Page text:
Most graduate programs in anthropology require us to take a course in methods to prepare us to “do anthropology” on our own. In class, we discuss what makes a good research question, the trade-offs between qualitative and quantitative data, and the importance of taking good field notes. Sometimes we even get to conduct research and experience firsthand how to enter a community, recruit informants, transcribe interviews, and code data. This practical training allows us to try out the methods we are learning in class and troubleshoot any problems we have along the way with our professors and peers. In this post, I want to talk about the benefits of this model for cultivating a related, necessary, but often neglected skill-set in graduate school – digital literacy.
Digital literacy is loosely defined as the ability to understand and use a range of digital technologies. For an anthropologist, these are specific tools such as social media, digital repositories, or web design that can significantly augment our success as scholars. Most of us have heard about the benefits of using Twitter or have figured out how to post lecture slides onto our online course management systems. However, I have found from personal experience that it is not enough to know that these tools exist – we also need to understand and navigate the complex digital cultures which they (and we) are bound up in.
Savage Minds welcomes guest blogger TAZ KARIM
In the past five years, Twitter has become a mecca for social science researchers: the number of topics, informants, and networks waiting to be analyzed are limitless (here are some examples). With the help of a nifty program like Tweet Archivist, you could literally collect thousands of micro-narratives about people’s ideologies, behaviors, and relationships around a search query – all from the comfort of your office. This was the utopian vision I had of Twitter research when I started designing my final project for the Cultural Heritage Informatics (CHI) Fellowship at Michigan State University (link has been fixed!).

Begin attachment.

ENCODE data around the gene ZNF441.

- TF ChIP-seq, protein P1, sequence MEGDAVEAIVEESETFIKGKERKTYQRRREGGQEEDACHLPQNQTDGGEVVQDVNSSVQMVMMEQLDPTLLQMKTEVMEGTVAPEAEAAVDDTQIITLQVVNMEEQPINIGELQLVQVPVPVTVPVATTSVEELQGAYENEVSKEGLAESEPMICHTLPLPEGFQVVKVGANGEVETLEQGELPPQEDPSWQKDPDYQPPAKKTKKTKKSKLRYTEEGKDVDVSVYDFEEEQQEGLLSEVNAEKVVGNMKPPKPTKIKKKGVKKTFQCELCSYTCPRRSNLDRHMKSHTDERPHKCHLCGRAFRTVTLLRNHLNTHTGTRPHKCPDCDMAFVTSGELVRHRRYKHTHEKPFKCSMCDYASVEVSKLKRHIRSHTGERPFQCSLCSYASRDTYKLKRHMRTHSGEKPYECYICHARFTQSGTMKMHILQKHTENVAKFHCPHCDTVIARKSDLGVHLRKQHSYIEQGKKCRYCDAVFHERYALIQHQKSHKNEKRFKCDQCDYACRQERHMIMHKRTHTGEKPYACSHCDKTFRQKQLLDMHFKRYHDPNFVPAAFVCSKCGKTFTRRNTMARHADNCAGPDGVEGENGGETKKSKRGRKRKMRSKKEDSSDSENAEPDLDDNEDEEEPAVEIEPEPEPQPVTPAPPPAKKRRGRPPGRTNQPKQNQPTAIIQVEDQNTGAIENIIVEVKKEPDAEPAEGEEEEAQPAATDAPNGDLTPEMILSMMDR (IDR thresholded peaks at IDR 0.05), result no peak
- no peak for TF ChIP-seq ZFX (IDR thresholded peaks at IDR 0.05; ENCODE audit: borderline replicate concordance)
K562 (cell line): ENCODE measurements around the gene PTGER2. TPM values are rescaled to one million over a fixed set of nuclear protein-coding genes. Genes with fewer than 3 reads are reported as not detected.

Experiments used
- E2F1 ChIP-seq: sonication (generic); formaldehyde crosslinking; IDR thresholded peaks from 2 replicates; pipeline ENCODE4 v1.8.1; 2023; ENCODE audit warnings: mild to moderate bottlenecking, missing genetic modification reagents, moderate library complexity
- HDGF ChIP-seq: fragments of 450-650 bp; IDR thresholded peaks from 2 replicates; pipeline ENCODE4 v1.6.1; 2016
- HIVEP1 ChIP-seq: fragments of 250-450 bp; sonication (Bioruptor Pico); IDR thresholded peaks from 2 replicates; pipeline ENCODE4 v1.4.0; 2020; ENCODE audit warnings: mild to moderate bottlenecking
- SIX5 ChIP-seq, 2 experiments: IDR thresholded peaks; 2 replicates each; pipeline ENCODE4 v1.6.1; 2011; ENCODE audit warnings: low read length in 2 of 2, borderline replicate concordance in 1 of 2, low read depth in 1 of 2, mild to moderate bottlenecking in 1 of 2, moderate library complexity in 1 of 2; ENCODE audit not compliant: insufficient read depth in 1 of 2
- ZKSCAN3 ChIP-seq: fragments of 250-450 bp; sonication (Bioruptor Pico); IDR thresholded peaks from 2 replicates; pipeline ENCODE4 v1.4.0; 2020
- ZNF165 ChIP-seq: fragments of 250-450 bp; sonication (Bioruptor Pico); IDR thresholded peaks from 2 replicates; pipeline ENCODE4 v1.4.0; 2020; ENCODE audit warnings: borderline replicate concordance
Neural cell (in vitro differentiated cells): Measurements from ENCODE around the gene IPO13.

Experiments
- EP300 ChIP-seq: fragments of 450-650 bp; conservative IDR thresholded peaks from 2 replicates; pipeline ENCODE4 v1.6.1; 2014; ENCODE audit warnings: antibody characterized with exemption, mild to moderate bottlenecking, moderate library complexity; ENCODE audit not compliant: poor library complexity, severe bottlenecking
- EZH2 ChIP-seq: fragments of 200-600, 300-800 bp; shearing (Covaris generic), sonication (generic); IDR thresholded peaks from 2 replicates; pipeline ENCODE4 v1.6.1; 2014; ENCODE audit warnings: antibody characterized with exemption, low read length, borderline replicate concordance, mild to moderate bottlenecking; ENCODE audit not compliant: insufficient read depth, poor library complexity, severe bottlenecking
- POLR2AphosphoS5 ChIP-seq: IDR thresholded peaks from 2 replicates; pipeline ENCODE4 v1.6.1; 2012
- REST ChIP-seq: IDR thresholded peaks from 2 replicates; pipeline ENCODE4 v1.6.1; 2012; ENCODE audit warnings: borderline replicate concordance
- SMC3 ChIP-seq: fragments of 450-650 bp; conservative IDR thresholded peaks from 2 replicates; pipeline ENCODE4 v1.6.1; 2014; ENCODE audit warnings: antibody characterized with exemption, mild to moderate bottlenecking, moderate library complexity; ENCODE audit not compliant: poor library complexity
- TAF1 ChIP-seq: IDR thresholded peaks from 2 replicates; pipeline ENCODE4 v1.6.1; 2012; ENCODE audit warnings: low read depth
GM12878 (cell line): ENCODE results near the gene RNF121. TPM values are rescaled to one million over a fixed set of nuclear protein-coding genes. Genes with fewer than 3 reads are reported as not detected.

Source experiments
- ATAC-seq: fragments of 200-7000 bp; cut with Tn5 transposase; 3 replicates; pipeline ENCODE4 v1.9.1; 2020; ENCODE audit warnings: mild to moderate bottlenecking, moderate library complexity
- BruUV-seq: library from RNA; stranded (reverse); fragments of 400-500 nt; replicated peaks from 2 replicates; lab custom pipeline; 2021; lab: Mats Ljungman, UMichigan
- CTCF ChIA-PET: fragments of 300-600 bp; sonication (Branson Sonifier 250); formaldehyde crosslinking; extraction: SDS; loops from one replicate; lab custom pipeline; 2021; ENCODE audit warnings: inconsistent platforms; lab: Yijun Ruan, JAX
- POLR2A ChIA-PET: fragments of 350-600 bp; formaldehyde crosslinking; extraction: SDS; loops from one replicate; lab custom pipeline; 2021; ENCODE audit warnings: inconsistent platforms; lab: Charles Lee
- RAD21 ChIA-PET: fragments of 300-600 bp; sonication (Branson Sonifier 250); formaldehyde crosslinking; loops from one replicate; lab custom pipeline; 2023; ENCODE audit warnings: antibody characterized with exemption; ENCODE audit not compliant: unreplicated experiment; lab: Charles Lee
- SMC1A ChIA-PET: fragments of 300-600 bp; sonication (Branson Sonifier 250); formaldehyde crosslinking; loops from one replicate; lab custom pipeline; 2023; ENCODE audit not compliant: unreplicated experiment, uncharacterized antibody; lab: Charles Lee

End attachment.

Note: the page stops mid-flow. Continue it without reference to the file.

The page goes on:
Over the last year, I have become interested in how Americans are sharing experiences with prescription drugs through social media. My dissertation look at one drug in particular, Adderall, a treatment for ADHD which is being illegally bought and sold by college students for academic and recreational purposes. At first, I was completely shocked by the sheer number of individuals who are openly admitting their illicit drug use online – after all, many twitter names are publically attached to an individual’s real name. More amazing was how many are intentionally categorizing their tweets using hashtags like # adderall or #adderallproblems, so that people interested in the topic (like myself) could easily find and share their tweets. There are even entire accounts dedicated to the “adderall lifestyle” like @adderallavenger @adderallnation @adderalltalking @addiestories… and the list goes on. I felt like I had hit a goldmine of data – now all I had to do was figure out how to harvest it.